One of the questions I get all the time as our integration and implementation lead is “What is your plan for implementing this software? How can you assure me that it will go well?” While there are many factors that influence this process, many aspects can be controlled by you and your team.
If you have ever considered buying software from a 3rd party, you have likely struggled with the following quandary: do we build this in-house or should we buy it? While they both have distinct advantages, they also come with their own drawbacks. Companies need to carefully consider both options, but often times they aren’t able to get exactly what they are looking for, given the inherent differences in each approach.
To maximize the value of a field inventory system, best practice dictates integration with an ERP system. While most companies have an ERP system, the thought of integration is concerning because of the associated complexity and cost. To prevent this, we adopted a newer integration strategy. This methodology isn’t unproven, however, and several leading technology companies have already employed it. One of the best examples of a well-executed webhook strategy is Paypal – they integrate with almost any payment system to simplify the buying process for customers.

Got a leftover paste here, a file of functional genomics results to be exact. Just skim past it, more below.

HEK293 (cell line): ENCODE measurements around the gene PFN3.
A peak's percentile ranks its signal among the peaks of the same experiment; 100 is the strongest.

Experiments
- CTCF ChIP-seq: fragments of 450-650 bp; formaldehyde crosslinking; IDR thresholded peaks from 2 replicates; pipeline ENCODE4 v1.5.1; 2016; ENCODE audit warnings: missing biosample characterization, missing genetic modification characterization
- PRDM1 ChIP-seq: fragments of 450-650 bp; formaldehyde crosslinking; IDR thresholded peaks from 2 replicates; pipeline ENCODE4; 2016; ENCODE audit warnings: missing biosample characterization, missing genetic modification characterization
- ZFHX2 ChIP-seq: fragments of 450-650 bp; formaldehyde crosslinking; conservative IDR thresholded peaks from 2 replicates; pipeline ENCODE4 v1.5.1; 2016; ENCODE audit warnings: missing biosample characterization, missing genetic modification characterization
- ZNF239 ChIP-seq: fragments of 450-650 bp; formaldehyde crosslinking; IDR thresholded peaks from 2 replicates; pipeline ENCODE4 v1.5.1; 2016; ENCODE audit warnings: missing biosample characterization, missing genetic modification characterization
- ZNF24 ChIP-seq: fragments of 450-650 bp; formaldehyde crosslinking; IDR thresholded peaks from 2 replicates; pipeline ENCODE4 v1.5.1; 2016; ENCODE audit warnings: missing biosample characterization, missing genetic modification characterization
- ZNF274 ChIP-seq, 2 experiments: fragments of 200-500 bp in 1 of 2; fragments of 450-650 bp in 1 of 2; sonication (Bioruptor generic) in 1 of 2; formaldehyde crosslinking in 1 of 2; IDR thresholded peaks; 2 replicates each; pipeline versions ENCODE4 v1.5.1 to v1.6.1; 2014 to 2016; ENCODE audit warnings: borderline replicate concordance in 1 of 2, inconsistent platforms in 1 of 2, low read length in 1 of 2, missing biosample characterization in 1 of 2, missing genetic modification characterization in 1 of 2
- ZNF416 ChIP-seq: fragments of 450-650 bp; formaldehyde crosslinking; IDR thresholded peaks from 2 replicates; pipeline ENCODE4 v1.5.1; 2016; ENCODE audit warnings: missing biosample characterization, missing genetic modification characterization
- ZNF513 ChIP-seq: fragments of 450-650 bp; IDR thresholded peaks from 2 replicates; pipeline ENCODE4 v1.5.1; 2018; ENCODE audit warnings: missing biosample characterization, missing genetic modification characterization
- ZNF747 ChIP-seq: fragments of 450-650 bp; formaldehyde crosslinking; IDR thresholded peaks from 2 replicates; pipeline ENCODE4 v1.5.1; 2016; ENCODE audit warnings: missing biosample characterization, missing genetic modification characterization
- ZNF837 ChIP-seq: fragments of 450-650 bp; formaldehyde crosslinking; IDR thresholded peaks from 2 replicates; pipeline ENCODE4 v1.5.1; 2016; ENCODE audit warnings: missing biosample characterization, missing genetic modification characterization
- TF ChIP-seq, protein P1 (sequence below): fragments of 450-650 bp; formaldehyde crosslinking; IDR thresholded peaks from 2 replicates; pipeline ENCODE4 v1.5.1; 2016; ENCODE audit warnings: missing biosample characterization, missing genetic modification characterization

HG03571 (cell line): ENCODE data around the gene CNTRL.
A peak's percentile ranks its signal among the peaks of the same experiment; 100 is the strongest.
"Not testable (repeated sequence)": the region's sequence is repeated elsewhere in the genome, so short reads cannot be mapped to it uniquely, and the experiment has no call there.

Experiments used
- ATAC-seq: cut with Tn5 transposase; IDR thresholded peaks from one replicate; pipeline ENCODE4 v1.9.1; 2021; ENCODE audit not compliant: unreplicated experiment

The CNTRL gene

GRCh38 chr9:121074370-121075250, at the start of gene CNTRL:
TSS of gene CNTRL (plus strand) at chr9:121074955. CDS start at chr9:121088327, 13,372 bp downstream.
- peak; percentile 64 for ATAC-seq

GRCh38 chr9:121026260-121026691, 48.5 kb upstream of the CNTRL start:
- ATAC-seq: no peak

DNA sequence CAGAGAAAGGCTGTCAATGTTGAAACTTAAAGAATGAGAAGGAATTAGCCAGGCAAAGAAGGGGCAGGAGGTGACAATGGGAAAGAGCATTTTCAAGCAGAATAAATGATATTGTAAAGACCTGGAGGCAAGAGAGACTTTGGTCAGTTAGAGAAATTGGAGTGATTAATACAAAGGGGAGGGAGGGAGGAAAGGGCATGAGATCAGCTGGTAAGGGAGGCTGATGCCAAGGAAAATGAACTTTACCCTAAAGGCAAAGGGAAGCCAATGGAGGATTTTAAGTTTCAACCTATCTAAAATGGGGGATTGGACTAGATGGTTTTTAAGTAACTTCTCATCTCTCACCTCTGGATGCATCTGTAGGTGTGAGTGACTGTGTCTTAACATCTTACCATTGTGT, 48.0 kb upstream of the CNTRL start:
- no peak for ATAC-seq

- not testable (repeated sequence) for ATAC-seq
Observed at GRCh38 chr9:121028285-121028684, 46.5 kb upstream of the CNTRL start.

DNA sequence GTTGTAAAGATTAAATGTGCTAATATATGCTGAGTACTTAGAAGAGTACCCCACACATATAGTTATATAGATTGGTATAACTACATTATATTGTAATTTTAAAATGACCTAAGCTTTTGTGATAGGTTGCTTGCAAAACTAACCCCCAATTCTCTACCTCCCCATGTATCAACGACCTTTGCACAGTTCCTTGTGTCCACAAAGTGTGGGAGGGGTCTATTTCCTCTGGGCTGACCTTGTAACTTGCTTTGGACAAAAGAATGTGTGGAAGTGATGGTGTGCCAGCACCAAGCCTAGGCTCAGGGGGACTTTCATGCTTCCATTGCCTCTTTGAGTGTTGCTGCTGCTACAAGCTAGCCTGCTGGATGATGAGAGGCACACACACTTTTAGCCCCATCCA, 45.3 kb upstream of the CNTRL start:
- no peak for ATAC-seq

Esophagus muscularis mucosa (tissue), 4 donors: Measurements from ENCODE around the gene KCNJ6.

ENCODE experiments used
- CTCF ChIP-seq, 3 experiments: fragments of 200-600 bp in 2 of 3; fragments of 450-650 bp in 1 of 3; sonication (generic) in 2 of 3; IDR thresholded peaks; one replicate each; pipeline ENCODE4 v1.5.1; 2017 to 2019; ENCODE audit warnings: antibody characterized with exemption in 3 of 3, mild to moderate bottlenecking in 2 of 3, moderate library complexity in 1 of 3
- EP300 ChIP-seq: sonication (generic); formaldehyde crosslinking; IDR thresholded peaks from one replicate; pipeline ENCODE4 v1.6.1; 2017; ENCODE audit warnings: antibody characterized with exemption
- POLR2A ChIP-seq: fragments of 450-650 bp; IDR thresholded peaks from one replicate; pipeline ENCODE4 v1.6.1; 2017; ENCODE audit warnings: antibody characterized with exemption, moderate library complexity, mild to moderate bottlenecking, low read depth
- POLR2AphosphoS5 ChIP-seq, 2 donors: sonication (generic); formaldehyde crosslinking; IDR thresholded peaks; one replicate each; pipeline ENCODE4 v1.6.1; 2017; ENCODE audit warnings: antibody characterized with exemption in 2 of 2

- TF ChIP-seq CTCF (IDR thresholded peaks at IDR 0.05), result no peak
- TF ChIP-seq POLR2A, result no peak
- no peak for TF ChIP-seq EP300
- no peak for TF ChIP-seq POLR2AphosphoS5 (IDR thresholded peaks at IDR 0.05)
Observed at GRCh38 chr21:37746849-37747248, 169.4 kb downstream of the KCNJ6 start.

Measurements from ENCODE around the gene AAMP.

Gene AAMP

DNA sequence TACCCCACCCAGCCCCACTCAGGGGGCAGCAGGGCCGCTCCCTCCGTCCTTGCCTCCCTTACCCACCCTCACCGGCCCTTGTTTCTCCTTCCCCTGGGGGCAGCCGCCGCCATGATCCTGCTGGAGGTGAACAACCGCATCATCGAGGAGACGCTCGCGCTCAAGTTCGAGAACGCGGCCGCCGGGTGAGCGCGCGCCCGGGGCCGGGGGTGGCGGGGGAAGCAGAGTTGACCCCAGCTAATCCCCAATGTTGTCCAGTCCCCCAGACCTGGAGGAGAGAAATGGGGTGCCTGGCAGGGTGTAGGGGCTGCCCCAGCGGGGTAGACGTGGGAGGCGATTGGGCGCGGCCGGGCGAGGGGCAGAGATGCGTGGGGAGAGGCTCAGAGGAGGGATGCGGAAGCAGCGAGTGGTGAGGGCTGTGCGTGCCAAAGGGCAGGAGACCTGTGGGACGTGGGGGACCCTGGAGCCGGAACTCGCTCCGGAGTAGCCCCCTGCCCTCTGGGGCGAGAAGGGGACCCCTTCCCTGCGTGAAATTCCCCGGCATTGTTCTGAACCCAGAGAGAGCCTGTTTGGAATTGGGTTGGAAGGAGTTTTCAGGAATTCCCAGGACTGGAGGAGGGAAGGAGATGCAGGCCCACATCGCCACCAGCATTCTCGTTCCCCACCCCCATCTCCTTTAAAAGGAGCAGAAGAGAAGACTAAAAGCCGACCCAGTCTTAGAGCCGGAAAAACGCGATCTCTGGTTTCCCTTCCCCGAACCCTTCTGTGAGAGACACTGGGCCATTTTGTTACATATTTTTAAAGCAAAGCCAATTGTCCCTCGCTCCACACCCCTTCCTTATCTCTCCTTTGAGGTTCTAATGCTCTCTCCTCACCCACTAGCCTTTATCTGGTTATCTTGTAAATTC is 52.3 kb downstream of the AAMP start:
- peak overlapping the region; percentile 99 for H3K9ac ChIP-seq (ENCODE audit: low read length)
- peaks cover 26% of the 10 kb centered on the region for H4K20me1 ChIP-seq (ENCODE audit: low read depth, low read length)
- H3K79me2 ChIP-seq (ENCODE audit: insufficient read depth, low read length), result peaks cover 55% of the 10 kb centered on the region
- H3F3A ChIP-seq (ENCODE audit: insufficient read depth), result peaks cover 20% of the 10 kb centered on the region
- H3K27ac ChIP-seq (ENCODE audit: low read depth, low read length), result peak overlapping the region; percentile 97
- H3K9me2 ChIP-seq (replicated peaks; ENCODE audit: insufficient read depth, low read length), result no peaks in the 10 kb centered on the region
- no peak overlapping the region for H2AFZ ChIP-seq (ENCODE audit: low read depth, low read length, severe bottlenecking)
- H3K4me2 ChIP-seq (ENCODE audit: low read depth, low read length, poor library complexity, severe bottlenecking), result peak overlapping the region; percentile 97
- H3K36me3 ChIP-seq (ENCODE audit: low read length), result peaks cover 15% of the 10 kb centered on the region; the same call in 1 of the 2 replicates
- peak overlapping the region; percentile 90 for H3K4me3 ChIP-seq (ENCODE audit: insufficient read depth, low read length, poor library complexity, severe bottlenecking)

This article was originally published in Medical Design and Outsourcing by Heather Thompson. The supply chain for medical devices, particularly implantables, is very complex. Although a distributor often manages the inventory, manufacturers hold it in title. In addition, there are multiple parties involved at any given stage, and inventory changes hands quickly. The result is a high-value inventory battling competing interests, and high risks to the manufacturer, including adherence to FDA regulations.